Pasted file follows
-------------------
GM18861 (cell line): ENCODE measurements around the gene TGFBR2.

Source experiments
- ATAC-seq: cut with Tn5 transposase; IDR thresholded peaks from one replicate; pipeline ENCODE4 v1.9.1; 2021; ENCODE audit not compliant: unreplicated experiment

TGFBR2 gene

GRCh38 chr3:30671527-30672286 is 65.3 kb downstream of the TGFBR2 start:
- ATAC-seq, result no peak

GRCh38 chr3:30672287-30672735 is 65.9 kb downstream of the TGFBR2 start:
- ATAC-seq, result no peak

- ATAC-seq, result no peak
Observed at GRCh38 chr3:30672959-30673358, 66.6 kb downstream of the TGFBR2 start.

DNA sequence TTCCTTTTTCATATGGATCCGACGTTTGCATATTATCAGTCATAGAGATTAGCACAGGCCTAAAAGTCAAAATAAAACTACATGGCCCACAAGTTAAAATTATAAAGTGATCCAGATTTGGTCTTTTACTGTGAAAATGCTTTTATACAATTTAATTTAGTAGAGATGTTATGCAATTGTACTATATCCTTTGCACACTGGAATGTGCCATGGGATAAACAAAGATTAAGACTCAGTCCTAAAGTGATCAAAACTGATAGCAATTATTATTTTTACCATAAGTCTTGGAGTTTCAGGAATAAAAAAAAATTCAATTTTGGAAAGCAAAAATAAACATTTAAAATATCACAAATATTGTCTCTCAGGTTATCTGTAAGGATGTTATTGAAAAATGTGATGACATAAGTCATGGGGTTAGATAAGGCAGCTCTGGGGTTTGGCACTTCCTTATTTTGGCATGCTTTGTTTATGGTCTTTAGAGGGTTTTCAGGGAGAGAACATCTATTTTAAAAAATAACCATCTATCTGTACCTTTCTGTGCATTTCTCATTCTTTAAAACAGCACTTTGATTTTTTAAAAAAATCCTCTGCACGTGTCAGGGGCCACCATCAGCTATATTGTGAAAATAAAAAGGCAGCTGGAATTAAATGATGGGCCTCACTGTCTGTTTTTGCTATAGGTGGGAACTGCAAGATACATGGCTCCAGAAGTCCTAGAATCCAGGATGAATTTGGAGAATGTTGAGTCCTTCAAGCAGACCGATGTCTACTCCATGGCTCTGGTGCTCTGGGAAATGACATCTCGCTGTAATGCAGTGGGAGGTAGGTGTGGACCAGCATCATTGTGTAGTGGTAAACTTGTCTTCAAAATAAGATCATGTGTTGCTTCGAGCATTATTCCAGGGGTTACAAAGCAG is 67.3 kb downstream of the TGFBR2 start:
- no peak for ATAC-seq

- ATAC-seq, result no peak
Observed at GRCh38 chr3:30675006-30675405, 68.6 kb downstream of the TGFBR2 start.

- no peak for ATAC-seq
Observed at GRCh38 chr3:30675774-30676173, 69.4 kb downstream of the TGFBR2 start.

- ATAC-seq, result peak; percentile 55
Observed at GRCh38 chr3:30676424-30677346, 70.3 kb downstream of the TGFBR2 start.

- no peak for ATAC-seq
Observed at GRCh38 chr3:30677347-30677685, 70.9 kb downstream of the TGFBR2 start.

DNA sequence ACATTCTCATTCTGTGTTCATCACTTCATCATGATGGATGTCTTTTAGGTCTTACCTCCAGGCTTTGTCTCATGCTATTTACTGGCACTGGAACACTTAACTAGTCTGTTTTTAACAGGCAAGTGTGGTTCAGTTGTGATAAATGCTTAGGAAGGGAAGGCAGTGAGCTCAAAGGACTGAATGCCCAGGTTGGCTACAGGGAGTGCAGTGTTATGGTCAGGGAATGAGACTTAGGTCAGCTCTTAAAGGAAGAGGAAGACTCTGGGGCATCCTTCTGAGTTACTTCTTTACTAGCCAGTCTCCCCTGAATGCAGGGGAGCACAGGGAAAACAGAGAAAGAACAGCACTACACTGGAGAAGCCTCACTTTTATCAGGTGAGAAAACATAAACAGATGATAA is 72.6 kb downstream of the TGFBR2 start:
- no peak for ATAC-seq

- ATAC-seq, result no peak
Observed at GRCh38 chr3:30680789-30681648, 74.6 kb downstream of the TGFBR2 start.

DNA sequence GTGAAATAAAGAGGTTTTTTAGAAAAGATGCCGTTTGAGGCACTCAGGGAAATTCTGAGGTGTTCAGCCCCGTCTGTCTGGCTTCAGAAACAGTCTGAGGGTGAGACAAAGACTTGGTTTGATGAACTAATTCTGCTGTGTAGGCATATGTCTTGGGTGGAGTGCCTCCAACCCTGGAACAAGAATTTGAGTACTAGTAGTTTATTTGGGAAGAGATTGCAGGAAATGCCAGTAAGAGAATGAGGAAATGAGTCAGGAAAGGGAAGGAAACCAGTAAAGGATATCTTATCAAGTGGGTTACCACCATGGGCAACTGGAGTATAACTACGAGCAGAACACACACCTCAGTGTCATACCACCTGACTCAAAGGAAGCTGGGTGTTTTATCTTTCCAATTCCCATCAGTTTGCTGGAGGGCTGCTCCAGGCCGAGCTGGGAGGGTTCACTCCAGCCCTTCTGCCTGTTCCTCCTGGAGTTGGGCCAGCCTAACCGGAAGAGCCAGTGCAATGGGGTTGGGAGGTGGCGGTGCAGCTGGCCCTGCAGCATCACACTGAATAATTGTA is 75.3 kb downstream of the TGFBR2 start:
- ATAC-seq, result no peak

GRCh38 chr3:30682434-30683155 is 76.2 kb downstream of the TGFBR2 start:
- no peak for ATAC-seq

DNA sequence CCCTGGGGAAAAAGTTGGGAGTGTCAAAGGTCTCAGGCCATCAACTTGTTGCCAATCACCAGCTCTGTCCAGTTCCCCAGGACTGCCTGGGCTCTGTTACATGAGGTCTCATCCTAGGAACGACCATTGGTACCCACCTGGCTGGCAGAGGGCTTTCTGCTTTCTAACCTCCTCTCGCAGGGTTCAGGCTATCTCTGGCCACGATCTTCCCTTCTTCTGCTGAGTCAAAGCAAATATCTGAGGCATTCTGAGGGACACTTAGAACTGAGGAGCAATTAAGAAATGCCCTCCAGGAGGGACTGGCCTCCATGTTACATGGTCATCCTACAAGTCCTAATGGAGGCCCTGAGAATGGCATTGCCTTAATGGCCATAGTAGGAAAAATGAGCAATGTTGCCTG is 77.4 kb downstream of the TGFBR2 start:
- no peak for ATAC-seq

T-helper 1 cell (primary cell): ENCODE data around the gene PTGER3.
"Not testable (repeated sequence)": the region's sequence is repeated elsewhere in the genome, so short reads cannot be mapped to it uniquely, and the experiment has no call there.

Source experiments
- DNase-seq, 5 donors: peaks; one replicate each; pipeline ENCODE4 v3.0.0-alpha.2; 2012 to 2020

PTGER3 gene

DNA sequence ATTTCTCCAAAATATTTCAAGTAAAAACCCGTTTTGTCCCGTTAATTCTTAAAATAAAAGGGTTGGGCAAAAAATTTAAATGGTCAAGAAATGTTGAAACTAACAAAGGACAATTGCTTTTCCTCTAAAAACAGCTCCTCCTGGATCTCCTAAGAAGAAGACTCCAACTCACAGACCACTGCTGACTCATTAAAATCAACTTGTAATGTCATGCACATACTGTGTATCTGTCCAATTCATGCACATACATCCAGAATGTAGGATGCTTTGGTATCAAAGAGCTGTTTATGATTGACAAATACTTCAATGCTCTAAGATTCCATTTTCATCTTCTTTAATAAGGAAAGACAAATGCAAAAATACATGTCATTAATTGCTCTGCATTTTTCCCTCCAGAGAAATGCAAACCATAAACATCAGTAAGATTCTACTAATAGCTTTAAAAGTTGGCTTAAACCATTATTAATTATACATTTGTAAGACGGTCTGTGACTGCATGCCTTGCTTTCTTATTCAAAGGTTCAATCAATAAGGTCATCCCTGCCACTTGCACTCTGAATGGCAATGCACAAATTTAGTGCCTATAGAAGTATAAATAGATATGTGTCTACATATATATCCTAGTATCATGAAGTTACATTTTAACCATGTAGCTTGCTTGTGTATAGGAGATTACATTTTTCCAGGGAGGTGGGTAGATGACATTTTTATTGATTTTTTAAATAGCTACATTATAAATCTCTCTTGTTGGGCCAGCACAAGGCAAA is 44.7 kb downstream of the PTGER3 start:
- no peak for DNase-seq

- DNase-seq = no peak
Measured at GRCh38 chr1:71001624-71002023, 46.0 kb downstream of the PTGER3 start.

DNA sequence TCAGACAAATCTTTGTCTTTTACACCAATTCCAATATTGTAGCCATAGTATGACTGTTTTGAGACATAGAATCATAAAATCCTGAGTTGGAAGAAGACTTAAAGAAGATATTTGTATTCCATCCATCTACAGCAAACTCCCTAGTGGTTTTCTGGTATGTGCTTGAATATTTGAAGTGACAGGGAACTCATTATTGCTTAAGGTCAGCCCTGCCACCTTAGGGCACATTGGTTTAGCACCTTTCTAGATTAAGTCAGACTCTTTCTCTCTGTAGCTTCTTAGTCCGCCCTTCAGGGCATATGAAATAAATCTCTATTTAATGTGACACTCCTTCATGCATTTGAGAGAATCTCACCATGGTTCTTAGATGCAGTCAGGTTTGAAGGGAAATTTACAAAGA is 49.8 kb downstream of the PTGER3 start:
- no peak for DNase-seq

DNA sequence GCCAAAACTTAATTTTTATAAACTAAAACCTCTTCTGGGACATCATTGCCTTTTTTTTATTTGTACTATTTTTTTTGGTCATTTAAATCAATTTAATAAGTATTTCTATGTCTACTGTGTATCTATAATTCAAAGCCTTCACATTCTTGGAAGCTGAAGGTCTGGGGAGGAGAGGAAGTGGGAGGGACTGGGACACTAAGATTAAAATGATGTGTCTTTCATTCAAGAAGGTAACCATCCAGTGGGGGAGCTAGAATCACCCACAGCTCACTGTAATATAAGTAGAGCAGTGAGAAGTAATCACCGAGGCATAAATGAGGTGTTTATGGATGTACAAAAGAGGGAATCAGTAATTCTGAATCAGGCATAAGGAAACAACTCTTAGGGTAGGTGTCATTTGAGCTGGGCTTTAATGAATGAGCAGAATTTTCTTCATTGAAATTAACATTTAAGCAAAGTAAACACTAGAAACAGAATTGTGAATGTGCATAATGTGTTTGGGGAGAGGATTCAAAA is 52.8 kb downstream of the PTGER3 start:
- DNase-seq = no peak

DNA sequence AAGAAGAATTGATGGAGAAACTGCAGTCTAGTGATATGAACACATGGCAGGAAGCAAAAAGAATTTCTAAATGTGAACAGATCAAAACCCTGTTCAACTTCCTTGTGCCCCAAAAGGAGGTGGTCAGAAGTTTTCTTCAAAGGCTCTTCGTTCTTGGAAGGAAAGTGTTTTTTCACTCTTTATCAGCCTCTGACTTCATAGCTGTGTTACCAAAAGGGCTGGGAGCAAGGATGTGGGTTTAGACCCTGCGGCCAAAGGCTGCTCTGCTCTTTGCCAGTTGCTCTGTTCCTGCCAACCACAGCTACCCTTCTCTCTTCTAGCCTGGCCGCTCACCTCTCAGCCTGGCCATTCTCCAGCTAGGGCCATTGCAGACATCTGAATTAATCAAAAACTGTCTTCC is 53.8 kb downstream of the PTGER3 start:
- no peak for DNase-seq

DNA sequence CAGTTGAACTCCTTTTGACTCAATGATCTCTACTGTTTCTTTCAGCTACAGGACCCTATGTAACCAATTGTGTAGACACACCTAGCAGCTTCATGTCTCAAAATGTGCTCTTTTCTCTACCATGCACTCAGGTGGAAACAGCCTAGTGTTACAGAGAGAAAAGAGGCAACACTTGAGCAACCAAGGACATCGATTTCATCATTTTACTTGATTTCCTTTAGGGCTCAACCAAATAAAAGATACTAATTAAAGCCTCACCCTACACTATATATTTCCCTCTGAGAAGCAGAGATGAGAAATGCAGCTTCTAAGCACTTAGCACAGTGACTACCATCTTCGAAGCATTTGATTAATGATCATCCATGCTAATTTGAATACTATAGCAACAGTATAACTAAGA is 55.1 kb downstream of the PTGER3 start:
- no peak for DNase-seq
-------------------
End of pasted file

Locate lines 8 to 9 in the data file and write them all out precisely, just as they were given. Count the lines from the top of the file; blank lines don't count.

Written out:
- ATAC-seq, result no peak

- ATAC-seq, result no peak